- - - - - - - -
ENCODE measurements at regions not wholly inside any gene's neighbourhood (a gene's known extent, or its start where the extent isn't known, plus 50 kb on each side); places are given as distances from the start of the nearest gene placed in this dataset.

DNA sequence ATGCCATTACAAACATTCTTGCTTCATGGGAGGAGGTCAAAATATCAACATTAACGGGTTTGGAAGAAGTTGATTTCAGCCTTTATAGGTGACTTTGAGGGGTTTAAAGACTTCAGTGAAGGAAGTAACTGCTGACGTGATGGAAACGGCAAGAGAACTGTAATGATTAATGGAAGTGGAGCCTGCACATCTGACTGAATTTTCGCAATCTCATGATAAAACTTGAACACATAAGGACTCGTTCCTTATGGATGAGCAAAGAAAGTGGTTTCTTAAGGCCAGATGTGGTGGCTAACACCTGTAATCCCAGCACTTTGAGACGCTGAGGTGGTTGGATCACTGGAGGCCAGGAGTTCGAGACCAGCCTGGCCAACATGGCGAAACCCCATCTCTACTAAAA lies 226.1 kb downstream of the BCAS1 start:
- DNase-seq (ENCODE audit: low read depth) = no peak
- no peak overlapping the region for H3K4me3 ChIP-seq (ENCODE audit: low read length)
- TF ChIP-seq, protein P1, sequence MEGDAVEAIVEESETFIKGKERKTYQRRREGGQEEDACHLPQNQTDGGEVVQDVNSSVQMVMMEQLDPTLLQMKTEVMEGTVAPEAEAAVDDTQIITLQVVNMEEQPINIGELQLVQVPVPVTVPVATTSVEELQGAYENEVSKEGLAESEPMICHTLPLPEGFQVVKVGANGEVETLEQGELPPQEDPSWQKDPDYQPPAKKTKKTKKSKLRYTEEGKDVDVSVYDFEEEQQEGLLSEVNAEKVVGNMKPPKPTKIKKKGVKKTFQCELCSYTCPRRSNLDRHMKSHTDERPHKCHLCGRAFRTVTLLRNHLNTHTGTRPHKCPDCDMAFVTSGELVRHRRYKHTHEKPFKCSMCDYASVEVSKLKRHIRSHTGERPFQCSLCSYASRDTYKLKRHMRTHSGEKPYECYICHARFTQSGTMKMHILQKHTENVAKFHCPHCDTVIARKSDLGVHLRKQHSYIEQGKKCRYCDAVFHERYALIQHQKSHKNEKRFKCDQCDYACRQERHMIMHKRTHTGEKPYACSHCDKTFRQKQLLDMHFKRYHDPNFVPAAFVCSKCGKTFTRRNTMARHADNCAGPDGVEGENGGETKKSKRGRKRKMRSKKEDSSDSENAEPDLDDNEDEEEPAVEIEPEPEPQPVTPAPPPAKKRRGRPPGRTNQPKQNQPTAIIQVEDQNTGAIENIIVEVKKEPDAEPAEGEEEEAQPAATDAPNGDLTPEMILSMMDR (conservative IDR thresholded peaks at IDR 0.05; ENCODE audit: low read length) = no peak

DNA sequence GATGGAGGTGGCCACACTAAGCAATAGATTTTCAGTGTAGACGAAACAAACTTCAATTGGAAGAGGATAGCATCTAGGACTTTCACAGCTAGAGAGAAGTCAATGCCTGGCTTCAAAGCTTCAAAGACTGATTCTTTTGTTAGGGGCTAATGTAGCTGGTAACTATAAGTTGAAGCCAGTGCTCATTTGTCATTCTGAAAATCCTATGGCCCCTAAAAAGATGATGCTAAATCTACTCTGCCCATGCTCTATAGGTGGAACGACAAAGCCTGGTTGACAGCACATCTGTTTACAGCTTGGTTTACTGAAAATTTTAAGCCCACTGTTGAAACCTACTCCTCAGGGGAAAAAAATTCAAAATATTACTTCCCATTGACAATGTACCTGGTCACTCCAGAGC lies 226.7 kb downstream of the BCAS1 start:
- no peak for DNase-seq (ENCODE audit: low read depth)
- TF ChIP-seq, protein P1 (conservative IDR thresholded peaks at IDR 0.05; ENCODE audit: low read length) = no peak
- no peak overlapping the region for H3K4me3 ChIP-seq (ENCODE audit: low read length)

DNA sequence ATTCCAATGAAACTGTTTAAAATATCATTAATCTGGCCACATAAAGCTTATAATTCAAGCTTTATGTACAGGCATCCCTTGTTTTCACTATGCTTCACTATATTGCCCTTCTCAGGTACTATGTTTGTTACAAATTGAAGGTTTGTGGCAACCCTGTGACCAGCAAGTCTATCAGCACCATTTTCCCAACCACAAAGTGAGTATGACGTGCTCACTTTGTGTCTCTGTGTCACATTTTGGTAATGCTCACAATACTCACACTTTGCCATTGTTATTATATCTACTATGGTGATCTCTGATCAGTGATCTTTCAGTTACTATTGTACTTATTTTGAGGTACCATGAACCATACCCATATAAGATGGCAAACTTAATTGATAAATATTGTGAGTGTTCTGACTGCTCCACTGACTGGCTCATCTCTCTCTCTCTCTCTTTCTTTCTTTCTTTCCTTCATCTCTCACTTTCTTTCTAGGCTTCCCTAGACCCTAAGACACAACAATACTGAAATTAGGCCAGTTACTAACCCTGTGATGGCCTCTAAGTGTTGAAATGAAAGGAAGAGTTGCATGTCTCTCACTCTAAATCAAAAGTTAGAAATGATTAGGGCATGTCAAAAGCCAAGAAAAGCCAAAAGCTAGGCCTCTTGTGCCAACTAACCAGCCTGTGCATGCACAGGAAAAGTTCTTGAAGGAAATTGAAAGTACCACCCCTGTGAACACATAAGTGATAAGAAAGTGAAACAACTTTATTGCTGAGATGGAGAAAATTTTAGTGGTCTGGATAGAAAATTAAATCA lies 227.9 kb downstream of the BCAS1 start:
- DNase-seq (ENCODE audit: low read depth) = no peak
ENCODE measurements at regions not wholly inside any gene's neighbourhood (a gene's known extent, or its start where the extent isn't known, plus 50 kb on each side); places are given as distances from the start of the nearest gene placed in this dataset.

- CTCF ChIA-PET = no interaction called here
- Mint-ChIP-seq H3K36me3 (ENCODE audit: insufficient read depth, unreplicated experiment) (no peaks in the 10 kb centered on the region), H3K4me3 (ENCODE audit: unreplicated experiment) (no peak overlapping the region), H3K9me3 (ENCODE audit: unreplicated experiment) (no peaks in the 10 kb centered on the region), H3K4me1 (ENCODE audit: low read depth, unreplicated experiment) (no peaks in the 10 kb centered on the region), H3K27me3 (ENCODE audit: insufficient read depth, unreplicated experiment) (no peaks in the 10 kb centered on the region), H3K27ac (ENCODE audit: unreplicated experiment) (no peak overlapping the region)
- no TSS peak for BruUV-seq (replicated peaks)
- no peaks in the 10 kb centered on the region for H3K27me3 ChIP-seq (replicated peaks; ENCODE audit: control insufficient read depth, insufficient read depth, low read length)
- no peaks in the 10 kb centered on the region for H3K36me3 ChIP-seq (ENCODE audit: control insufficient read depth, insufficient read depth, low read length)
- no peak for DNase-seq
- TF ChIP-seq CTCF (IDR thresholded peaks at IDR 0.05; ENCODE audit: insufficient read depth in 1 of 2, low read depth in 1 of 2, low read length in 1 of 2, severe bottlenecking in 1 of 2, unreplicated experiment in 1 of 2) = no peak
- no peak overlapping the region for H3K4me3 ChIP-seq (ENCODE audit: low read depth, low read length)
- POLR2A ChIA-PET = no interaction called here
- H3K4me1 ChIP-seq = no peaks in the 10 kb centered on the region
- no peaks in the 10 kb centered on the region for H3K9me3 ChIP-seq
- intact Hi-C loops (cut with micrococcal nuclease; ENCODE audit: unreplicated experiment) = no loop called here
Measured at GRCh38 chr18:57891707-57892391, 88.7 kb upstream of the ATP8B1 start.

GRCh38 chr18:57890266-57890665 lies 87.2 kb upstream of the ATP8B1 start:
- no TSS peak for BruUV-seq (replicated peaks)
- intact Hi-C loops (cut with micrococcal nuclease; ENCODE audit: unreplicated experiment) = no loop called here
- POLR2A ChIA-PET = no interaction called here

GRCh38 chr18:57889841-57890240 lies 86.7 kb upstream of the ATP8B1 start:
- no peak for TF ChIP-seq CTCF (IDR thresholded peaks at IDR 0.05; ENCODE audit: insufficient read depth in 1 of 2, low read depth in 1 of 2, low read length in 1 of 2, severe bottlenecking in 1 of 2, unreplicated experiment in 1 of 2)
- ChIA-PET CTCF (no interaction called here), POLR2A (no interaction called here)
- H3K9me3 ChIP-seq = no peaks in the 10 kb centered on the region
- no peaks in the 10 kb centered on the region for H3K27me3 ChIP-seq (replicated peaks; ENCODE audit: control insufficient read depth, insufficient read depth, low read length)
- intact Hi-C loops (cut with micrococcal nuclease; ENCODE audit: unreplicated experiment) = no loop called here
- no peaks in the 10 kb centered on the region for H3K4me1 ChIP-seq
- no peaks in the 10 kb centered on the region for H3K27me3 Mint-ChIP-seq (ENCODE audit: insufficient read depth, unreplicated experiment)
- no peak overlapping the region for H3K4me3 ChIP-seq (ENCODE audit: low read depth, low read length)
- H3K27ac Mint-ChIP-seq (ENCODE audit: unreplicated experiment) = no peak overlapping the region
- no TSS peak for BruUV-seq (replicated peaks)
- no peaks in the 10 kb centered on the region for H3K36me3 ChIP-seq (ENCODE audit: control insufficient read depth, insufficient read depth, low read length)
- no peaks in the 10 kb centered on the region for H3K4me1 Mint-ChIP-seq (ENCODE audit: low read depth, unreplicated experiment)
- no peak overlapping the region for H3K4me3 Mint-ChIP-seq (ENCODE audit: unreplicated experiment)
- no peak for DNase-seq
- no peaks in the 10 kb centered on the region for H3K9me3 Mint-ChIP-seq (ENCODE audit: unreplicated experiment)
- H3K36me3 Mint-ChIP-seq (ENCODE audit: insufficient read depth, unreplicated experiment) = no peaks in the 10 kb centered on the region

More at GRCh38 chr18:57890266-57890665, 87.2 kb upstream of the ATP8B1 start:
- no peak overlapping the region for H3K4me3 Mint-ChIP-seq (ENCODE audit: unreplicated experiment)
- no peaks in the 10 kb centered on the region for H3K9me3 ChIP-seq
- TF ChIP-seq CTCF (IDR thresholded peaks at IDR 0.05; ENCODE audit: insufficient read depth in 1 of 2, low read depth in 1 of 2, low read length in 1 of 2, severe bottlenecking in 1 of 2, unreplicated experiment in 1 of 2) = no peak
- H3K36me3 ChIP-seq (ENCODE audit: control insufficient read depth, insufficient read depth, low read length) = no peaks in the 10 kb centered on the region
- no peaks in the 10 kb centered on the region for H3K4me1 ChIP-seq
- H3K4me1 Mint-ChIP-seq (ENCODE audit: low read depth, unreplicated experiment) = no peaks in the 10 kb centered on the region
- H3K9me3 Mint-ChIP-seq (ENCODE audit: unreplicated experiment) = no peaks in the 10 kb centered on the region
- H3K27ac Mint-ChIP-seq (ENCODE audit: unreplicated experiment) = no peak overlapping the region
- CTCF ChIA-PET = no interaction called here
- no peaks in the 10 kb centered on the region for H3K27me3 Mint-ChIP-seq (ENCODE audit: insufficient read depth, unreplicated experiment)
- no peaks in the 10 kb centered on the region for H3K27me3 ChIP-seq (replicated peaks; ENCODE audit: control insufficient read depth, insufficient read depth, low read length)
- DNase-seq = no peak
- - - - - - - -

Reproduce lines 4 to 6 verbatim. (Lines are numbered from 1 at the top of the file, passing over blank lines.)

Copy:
- no peak overlapping the region for H3K4me3 ChIP-seq (ENCODE audit: low read length)
- TF ChIP-seq, protein P1, sequence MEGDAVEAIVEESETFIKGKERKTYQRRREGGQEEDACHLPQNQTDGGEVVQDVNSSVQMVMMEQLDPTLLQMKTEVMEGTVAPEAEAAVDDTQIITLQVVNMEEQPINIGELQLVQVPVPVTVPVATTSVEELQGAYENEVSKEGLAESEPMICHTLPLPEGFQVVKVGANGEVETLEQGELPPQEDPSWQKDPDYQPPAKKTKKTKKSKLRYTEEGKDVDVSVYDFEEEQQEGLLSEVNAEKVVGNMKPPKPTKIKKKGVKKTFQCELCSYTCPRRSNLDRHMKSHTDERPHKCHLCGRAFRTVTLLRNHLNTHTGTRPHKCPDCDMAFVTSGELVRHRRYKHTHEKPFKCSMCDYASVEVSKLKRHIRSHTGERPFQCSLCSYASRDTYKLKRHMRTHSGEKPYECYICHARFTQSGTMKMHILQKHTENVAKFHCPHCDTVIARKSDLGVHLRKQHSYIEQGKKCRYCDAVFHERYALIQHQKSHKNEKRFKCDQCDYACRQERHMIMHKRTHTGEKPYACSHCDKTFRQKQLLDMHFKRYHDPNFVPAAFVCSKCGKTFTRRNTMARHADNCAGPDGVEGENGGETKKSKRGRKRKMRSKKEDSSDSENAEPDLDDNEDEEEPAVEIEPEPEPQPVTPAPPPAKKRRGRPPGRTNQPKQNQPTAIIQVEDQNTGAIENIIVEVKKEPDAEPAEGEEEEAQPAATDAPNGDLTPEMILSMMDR (conservative IDR thresholded peaks at IDR 0.05; ENCODE audit: low read length) = no peak

DNA sequence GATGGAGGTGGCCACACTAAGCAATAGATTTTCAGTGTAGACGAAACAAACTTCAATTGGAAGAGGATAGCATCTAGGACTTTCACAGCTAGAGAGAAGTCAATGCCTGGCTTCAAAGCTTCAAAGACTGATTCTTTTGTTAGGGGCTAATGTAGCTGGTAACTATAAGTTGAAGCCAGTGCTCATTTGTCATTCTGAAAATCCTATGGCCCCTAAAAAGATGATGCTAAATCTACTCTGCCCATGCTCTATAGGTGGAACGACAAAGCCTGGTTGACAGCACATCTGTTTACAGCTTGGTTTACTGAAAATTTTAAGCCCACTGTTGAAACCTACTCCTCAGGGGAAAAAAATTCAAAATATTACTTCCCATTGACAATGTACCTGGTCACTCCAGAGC lies 226.7 kb downstream of the BCAS1 start: